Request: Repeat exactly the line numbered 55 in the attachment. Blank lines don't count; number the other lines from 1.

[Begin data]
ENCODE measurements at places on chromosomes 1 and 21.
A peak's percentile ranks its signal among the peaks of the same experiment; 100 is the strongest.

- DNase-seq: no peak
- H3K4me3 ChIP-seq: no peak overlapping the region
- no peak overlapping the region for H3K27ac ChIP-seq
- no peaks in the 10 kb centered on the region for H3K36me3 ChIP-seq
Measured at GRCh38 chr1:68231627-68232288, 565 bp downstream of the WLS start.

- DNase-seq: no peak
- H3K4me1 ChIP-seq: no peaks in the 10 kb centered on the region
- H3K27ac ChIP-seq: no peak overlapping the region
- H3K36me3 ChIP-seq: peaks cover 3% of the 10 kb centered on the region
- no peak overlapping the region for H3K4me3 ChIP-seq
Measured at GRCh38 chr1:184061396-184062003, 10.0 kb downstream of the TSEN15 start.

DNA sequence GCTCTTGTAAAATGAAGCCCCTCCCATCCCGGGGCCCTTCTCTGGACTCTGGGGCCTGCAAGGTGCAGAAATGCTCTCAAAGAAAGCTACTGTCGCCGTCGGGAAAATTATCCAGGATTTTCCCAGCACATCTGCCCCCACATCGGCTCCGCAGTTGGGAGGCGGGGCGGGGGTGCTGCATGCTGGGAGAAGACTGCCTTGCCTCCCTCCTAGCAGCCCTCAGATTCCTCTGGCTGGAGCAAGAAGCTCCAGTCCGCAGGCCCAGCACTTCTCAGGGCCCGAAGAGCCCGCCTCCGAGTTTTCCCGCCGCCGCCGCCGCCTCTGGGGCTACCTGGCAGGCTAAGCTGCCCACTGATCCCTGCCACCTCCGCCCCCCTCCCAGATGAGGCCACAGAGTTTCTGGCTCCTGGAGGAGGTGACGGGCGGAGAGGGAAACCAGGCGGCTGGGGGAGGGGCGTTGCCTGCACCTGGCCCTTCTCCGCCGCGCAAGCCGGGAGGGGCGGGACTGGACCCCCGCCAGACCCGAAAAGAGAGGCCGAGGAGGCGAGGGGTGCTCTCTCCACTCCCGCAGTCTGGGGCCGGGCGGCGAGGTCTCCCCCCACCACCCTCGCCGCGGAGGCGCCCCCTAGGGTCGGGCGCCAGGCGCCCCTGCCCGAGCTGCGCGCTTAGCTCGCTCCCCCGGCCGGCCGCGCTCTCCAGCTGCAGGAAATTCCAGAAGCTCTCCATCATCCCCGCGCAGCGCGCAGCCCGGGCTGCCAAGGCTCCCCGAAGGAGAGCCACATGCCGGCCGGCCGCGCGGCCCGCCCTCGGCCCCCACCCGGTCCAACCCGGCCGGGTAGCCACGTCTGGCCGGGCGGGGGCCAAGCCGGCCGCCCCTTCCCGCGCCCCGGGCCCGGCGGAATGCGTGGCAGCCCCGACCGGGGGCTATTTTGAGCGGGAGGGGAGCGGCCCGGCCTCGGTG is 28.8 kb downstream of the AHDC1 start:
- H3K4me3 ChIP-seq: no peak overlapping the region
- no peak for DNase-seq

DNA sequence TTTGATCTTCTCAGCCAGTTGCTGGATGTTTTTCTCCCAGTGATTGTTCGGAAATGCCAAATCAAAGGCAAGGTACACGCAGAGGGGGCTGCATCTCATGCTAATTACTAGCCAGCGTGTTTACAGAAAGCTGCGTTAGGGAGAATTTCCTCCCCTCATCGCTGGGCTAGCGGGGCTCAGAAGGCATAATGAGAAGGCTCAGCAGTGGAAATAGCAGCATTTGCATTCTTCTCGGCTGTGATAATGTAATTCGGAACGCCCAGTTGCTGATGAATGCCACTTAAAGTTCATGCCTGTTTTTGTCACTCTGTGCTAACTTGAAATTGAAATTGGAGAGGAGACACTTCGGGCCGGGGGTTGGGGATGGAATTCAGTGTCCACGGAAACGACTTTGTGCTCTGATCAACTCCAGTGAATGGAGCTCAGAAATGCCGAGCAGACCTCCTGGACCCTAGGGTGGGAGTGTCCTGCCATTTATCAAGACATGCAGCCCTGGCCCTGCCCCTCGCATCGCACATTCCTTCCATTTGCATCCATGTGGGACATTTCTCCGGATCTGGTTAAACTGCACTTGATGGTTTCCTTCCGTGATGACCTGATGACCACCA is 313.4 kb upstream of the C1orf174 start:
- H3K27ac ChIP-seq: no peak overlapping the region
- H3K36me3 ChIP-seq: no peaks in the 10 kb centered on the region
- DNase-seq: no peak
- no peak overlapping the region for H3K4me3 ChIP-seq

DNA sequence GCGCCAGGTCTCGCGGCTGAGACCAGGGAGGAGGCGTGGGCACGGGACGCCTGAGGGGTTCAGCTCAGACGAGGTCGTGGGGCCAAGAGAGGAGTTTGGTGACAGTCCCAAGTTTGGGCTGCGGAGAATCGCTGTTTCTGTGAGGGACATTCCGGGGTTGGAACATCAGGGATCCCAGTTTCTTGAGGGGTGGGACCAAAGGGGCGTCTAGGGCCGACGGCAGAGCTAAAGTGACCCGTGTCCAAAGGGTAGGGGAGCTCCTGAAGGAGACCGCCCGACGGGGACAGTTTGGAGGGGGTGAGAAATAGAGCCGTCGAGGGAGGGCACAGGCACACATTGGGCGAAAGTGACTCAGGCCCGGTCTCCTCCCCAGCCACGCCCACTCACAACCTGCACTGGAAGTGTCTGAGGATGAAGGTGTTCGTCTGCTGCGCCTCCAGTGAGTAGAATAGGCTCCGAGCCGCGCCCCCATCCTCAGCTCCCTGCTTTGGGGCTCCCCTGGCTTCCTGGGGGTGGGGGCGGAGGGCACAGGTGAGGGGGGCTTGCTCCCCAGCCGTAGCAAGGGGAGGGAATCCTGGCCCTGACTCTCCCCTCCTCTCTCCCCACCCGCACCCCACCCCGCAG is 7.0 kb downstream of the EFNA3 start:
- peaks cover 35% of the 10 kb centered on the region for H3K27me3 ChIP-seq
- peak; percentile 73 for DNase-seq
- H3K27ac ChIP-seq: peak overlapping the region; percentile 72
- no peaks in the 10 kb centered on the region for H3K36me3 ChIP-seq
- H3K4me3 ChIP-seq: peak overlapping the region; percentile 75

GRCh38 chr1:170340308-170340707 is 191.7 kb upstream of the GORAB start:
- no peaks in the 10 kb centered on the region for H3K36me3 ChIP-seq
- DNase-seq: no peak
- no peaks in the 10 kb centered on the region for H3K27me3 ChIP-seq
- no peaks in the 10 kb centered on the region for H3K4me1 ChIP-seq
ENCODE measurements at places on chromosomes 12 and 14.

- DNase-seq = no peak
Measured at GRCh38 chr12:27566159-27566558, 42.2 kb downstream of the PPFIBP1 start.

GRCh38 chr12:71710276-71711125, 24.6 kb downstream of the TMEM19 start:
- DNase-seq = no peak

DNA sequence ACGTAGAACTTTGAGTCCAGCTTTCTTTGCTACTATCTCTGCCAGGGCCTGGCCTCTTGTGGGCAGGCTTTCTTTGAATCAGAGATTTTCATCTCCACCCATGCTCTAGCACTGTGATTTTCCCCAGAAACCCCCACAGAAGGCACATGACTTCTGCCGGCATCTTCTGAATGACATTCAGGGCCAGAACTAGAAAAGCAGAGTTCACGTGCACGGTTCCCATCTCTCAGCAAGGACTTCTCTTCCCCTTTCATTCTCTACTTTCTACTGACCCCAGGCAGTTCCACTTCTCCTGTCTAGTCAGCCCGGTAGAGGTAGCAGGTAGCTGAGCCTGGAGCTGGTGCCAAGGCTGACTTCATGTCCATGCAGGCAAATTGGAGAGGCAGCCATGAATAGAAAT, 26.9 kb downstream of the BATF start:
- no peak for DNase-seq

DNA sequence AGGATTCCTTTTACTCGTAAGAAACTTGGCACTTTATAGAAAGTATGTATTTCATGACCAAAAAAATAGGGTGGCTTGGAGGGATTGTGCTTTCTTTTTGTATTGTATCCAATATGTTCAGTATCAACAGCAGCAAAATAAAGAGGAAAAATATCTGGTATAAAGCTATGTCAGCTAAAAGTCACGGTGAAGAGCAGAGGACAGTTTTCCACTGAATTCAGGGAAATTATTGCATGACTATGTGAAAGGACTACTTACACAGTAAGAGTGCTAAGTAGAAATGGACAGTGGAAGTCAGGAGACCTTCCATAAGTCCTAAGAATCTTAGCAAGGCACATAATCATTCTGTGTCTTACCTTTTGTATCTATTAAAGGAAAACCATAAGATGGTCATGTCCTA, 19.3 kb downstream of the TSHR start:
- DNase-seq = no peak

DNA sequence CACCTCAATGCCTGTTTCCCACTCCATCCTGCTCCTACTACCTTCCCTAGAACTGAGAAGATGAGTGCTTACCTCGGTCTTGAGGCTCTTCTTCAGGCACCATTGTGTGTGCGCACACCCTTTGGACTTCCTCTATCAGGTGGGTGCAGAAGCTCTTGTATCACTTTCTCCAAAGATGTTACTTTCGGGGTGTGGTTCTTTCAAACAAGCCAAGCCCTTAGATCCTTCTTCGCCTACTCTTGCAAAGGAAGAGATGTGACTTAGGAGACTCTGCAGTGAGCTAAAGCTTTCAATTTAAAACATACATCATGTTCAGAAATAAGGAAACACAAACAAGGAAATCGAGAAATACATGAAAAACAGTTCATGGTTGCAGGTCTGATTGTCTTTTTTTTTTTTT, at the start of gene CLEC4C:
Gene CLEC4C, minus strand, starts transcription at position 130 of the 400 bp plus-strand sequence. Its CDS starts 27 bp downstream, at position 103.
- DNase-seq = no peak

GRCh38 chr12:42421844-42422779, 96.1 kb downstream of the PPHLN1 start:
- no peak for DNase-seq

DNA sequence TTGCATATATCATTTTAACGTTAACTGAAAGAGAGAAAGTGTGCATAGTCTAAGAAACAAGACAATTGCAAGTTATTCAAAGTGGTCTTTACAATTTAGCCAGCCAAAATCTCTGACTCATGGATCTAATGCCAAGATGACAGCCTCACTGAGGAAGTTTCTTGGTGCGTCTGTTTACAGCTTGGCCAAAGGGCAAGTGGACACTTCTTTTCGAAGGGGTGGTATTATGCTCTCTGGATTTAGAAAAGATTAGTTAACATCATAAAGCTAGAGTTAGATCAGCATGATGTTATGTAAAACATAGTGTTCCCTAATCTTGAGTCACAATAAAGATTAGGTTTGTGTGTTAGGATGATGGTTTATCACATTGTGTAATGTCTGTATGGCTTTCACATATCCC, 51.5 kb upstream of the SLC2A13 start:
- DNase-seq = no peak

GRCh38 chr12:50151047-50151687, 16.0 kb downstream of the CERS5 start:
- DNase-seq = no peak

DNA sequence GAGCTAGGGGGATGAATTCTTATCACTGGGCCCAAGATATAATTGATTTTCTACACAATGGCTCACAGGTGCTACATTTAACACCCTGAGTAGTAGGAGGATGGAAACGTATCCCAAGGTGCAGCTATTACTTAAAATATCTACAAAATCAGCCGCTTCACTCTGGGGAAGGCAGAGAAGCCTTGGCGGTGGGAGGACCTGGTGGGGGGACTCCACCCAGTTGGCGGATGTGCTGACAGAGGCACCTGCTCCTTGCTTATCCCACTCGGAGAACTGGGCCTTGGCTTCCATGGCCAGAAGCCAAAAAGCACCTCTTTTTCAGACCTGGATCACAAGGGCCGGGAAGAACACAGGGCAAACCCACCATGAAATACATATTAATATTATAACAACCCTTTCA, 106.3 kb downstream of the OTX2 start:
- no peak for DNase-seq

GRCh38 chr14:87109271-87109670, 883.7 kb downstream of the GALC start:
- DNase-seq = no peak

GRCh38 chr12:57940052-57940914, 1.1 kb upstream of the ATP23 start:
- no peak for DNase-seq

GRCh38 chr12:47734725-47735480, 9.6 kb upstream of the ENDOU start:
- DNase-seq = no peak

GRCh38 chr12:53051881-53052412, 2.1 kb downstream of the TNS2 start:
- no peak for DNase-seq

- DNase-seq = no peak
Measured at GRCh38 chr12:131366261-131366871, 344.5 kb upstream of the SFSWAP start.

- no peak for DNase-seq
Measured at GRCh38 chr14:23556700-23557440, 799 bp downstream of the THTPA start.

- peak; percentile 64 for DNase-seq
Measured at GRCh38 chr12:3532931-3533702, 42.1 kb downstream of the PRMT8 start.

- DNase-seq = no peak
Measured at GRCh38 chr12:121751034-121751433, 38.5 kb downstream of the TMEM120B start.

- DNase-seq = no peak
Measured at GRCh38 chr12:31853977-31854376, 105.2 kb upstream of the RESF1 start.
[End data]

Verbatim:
GRCh38 chr12:57940052-57940914, 1.1 kb upstream of the ATP23 start: